Systems Design Thinking Program
Qian Yu recognizes the potential of design—not only in the commercial realm of products and transportation, but also in improving the experience of everyday life.
. Before graduating with his MFA in integrated design, Yu was hired as a user experience designer for Cisco in San Jose.
“My job as a UX designer is to create a product from a user’s perspective,” explained Yu, recipient of the CCS Excellence in Graduate Studies Award. “Cisco creates products and experiences that connect great minds with powerful solutions. Innovation is key as we are defining the future of collaboration! So far, it’s been a great adventure.”
Yu has been busy working with project managers and engineers on a product scheduled for release later this year. He can’t reveal the details yet, but shared that his process closely followed the approach he learned at CCS; design stands at the sweet spot of connecting and balancing desirability, feasibility and viability.
“CCS taught me how to dig deeper into the design process to really get at the heart of the problem.”
“Good design involves more than the physical aspects of a product; it’s about the experience. That’s why each stage of the process is so critical.
“Before coming to CCS, I earned an undergraduate degree in engineering and industrial design from Jilin University in China. My focus was on the product. Initially, I wanted to study transportation design during my graduate program, then I started talking to people from other departments and realized there were so many other ways I could apply what I was learning.”
While Yu was a student at CCS, he was involved in several projects that challenged him to “think bigger.” He designed an interactive language tool for people trying to learn Chinese, worked on service design projects that dealt with ageism, seniors' isolation issues and homelessness, and devised a social media tool that integrated online and offline activities for students dealing with depression and anxiety. During his second year at CCS, Yu worked on MySpark, a sponsored project between the College and General Motors (Chevrolet). Their concept received first prize and was featured in Metropolis Magazine.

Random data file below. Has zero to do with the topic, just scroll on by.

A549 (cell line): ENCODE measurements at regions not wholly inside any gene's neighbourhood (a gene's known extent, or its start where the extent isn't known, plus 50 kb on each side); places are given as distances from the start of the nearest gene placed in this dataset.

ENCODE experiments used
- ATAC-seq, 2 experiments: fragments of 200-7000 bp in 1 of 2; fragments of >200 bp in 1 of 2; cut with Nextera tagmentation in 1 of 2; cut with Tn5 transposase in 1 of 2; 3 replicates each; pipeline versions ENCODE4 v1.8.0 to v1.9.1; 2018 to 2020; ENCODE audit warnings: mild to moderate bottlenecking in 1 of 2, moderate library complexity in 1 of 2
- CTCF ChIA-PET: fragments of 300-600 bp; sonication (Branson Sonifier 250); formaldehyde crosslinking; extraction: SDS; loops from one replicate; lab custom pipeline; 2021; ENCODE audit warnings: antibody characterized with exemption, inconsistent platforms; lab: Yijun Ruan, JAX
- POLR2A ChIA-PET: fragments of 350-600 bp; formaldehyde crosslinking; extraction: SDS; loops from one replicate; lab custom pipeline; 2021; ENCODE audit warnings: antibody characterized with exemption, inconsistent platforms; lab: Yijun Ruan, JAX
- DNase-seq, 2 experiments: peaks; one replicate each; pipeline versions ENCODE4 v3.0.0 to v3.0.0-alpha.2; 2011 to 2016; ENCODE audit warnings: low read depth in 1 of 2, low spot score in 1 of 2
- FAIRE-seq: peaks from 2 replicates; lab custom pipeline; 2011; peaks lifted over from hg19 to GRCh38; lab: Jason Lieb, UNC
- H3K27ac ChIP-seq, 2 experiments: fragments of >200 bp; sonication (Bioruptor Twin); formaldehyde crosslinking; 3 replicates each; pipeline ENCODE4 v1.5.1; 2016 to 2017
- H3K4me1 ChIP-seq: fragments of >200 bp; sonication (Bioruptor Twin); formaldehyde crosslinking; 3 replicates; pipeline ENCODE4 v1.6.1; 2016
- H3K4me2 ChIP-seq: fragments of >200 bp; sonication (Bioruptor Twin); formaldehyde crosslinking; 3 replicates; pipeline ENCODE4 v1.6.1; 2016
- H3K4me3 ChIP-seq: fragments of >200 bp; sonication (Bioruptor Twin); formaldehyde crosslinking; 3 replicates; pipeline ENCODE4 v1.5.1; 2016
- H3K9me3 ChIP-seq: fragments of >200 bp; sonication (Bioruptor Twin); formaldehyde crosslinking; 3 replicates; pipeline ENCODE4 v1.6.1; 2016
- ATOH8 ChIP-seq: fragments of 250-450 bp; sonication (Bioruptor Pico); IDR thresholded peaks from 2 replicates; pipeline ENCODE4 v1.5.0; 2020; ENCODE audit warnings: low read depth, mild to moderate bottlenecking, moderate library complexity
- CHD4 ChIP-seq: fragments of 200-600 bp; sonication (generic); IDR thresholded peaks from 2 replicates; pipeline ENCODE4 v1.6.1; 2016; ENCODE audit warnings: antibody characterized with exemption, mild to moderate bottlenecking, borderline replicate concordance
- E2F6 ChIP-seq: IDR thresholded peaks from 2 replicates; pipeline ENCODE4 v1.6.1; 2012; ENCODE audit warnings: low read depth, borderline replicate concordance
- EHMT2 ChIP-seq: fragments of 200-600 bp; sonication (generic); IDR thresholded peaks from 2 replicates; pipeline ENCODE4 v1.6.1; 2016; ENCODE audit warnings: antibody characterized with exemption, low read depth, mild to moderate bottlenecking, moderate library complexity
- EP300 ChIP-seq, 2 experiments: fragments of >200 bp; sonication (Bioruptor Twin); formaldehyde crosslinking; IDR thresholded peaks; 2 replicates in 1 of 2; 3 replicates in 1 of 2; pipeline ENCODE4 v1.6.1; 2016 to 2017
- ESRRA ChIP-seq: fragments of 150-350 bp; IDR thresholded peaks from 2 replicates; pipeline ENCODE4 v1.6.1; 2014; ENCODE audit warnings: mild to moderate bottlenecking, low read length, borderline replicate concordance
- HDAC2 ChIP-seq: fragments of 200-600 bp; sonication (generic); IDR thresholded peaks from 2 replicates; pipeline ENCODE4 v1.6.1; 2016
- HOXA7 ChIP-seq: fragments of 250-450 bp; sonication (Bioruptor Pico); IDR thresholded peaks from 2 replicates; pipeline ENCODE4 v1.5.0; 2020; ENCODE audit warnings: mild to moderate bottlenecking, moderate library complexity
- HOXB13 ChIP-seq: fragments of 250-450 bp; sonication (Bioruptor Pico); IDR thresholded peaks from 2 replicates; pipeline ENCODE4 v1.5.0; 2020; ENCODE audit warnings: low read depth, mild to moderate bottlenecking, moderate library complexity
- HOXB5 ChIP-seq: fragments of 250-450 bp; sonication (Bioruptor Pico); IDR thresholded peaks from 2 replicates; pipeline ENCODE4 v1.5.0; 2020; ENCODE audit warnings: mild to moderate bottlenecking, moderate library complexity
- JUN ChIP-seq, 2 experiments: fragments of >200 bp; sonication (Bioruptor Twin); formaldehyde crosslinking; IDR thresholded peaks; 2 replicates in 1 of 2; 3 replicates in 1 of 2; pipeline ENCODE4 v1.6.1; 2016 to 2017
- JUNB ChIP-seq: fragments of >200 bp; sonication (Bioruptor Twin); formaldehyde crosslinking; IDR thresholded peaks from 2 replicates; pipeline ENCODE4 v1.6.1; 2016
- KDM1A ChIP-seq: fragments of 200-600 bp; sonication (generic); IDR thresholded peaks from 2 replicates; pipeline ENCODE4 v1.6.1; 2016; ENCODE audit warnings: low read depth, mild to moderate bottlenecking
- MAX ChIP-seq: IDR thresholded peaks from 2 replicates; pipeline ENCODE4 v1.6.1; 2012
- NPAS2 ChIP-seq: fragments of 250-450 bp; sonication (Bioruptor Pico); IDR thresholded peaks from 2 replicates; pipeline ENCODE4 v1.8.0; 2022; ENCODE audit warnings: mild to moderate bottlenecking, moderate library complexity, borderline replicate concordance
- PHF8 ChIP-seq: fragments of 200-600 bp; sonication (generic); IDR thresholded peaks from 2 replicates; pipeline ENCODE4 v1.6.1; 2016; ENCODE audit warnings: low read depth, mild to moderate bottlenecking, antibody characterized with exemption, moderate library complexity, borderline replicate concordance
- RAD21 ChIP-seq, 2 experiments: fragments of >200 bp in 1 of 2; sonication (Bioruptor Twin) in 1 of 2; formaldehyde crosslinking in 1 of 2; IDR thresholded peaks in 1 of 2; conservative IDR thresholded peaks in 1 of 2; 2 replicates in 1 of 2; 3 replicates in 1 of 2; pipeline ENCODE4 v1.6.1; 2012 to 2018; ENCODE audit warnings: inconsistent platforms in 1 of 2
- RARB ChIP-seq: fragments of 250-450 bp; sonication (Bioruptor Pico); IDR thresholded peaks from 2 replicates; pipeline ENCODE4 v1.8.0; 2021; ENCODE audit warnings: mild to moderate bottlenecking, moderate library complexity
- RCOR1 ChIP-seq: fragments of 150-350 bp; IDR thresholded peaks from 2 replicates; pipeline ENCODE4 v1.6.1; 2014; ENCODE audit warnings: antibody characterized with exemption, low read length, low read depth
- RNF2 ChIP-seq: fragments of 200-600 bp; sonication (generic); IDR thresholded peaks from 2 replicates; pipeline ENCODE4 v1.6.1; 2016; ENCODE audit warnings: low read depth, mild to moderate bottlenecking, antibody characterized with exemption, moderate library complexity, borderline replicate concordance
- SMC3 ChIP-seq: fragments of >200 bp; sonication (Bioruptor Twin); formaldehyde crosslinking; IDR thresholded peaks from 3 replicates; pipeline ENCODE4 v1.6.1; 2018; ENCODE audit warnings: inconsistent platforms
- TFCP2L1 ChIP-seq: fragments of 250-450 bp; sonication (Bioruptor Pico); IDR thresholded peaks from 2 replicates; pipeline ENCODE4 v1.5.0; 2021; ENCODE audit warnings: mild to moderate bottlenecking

“Our goal was to create a unique user experience for millennials in the US,” said Yu. “Based on a large amount of primary and secondary research, we decided to focus on the travel/tourism industry. This project involved secondary research about mega trends and millennials and primary research interviewing target users and using our data to develop character profiles. In the end, we created a personalized rental car system and presented the experience via various tools, such as user journey map and video storytelling. This experience offered me invaluable insight into the importance of research when it comes to generating solutions. It’s a lesson that continues to impact the quality of my work at Cisco today.”
When he’s not busy designing, Yu enjoys spending time in nature as a contrast to his fast-pace work environment. He always returns “fully charged” and ready to face the next challenge.
“I think every designer dreams of one day opening their own studio or starting their own business,” said Yu. “But for now, my goal is to be a sponge—to stay on top of what’s happening in the tech world and learn as much as I can.”